ACCOMPLISHMENTS AND PLANS The Shuttle program provides cargo integration and systems integration which s required for each flight planned in FY 2001 and FY 2002. Cargo integration includes tasks to ensure cargo safety and to develop orbiter cargo interface requirements for each flight. The system integration effort encompasses System Safety and Hazard reviews, integrated avionics, and vehicle/ground integration that are required for each flight as well. In FY 2001, the Shuttle is planning seven flights - all of which are ISS assembly and servicing missions. In FY 2002, seven flights are planned - ISS will require five missions, a Hubble Space Telescope servicing mission will be performed and a dedicated microgravity research mission will be flown. Assessment of potential infrastructure investments as part of the Safety Allocation will continue in FY 2001. Pending investment decisions, potential projects could begin in FY 2001 or FY 2002.

HSF 2-43

FY 2001 CoF funding will provide for improvements for facilities at JSC, KSC, MAF and SSC. At KSC there are 3 projects which complete the refurbishment of Pad B Payload Change Room (Wall and Ceiling), phase 1 of restoring low volt power system (Pad A and B), and the rehabilitation of high pressure distribution piping system (LC-39A/B). The JSC project repairs the roofs at Palmdale, Building 150. The SSC project modifies the A-2 Test Stand for Shuttle Testing. The MAF project repairs and upgrades the main electrical distribution system servicing the Vertical Assembly Building (110) and the Mix Room Building (130). FY 2002 CoF funding will provide for the second Phase of the Pad A & B Low Voltage Power system refurbishment, Restoration of the Pad B Flame Deflector and Trench, Restoration of the Pad A&B RSS Drive Trucks, Third Phase of the Stennis A Stand refurbishment, and First phase of the Chilled Water/Steam/Condensator System refurbishment at MAF.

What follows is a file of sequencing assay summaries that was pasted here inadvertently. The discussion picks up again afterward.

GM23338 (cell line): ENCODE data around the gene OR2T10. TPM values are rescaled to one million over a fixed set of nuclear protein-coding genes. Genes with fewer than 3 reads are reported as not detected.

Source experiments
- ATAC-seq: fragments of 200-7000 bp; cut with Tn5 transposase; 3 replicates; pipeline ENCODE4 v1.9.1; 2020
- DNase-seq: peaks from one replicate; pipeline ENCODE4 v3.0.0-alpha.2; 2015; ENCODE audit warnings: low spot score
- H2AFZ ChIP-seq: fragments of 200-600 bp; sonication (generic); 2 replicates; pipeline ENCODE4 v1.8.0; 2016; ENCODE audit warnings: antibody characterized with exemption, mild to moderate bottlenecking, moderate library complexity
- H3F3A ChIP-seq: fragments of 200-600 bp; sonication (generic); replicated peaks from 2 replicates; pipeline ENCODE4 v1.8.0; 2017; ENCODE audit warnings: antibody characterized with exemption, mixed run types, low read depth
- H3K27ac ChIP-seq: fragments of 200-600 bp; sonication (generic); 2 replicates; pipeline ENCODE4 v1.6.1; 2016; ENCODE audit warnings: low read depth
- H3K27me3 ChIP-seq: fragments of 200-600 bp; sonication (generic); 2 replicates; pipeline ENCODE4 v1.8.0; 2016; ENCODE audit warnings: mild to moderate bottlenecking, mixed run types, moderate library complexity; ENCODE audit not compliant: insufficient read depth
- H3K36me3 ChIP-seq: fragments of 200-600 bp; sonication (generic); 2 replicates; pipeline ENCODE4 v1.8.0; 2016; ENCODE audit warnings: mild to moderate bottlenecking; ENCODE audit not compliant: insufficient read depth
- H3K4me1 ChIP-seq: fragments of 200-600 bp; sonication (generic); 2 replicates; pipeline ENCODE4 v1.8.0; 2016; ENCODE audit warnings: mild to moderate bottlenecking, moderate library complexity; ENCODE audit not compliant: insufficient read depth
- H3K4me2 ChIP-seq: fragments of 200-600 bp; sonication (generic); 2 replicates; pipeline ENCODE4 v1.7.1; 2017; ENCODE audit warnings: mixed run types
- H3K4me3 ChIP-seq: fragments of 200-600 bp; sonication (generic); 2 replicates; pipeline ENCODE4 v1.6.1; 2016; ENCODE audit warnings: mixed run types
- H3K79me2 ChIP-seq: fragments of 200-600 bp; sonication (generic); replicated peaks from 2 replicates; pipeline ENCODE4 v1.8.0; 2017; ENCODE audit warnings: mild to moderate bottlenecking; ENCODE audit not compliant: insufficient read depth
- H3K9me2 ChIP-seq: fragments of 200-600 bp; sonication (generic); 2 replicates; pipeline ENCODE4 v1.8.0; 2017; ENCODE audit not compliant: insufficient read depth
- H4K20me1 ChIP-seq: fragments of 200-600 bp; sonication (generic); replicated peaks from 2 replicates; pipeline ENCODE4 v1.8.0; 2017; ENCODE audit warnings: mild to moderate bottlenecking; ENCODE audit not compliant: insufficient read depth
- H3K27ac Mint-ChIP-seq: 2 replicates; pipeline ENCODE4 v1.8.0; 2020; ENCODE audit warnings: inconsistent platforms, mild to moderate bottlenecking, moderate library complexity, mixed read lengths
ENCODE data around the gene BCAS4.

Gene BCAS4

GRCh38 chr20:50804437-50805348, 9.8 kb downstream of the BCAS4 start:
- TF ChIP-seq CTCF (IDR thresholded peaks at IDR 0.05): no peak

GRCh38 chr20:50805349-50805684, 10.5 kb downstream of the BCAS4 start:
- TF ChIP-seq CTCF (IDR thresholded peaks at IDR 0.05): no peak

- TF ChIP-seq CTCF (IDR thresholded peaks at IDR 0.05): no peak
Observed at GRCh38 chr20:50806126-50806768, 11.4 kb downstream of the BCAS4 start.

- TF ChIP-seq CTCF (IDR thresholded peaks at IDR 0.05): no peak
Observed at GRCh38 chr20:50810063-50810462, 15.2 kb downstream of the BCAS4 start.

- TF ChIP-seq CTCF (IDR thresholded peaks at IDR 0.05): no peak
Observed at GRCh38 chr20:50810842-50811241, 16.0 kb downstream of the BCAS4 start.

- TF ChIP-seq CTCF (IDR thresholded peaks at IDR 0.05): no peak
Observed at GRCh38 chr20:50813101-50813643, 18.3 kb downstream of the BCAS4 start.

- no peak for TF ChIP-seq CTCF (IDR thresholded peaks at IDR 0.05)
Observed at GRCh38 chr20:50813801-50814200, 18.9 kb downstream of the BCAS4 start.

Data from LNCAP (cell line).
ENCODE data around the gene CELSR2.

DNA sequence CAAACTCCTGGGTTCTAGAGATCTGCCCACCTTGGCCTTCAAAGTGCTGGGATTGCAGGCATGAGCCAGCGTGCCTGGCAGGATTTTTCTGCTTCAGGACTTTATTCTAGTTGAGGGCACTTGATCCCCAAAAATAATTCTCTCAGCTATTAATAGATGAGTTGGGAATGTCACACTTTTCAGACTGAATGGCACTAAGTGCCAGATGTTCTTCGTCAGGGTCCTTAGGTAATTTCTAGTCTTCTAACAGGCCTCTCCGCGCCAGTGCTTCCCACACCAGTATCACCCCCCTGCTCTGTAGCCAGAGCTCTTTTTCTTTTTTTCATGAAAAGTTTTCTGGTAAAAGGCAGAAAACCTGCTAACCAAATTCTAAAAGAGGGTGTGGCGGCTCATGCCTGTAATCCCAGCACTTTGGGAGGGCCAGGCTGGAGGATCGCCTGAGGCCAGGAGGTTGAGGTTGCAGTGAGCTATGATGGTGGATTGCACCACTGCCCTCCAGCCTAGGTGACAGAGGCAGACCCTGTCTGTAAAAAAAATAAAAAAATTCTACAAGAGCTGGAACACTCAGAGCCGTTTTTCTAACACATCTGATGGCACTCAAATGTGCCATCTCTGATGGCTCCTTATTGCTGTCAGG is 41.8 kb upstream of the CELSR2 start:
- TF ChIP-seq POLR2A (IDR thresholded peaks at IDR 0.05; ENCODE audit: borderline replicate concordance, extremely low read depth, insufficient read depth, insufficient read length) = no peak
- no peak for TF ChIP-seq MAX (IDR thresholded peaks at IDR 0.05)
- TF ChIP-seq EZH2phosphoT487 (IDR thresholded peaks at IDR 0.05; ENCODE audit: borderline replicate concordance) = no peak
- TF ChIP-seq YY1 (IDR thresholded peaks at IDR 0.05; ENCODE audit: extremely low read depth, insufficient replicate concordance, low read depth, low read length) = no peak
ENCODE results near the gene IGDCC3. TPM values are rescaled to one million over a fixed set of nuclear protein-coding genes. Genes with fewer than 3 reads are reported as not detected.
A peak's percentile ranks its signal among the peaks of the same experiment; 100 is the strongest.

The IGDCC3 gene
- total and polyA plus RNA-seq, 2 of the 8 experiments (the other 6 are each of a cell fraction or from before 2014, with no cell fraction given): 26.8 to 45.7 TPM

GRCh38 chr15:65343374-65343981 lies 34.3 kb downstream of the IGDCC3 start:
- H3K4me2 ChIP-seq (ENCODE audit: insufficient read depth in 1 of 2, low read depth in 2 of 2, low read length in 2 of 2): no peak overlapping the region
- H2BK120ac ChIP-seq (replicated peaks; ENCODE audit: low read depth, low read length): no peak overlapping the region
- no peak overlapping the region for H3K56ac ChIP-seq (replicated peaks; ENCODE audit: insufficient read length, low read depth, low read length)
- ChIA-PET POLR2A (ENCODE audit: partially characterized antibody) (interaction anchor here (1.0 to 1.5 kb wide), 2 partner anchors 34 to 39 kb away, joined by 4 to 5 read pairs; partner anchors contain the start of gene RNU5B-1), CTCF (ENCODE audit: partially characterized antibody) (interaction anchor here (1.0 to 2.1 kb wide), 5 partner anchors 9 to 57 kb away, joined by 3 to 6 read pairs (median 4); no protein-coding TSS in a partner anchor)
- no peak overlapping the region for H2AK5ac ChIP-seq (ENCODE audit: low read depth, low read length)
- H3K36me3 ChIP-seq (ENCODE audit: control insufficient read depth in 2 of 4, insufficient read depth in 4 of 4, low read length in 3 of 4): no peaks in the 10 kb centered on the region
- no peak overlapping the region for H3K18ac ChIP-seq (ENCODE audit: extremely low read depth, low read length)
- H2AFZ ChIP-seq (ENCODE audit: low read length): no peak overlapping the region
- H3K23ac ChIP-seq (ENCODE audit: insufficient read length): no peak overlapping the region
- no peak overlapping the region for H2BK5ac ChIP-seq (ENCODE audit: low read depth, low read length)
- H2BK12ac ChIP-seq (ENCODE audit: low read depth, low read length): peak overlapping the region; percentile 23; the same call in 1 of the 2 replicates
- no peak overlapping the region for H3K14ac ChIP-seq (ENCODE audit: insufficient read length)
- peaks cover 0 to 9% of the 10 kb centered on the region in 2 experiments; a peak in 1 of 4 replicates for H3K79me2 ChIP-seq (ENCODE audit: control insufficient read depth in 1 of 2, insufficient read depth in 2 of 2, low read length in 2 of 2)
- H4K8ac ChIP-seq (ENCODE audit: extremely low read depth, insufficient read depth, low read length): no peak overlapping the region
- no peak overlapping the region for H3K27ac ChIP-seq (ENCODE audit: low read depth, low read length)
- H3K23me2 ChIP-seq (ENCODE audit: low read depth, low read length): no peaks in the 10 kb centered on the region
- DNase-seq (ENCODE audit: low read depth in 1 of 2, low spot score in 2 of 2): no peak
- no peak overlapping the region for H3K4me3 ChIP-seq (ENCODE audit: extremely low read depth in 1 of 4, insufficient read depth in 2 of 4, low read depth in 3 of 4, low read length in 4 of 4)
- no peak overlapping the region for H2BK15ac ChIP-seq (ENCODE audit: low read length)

HSF 2-44

HUMAN SPACE FLIGHT FISCAL YEAR 2002 ESTIMATES BUDGET SUMMARY OFFICE OF SPACE FLIGHT PAYLOAD UTILIZATION AND OPERATIONS SUMMARY OF RESOURCES REQUIREMENTS FY 2000 OPLAN REVISED FY 2001 FY 2002 OPLAN PRES REVISED BUDGET (Thousands of Dollars) [56,875] [33,127] [73,338] [57,000] [34,300] [75,200]

Page Number

Payload carriers and support ............................................. Expendable launch vehicle mission support ....................... Engineering and technical base ......................................... OSF Contributions to Academic Programs (in ETB)…….. Total ...................................................................... Distribution of Program Amount by Installation Johnson Space Center ...................................................... Kennedy Space Center ...................................................... Marshall Space Flight Center ............................................ Stennis Space Center ........................................................ Ames Research Center ...................................................... Glenn Research Center ..................................................... Langley Research Center ................................................... Goddard Space Flight Center ............................................. Jet Propulsion Laboratory ................................................. Headquarters .................................................................... Total ......................................................................

49,300 30,600 85,200 (2,300) 165,100

HSF 3-3 HSF 3-5 HSF 3-7

[163,340]

[166,500]

27,171 77,460 44,779 1,586 960 489 900 9,900 635 1,220 165,100

[27,300] [86,102] [37,500] [--] [--] [--] [--] [10,900] [--] [1,538] [163,340]

[29,000] [86,774] [37,826] [--] [--] [--] [--] [11,400] [--] [1,500] [166,500]

Note -- Beginning in FY 2001, the Payload Utilization and Operations Budget Line Item (BLI) was been divided into two new budget line items - Payload and ELV Support and Investments and Support. Payload carriers and support and ELV Mission Support move to the Payload and ELV support BLI, while Engineering and Technical Base moves to the Investments and Support BLI. FY 2001 and FY 2002 data in this section are for comparison purposes only. See Payload and ELV Support and Investment and Support for more details.

HSF 3-1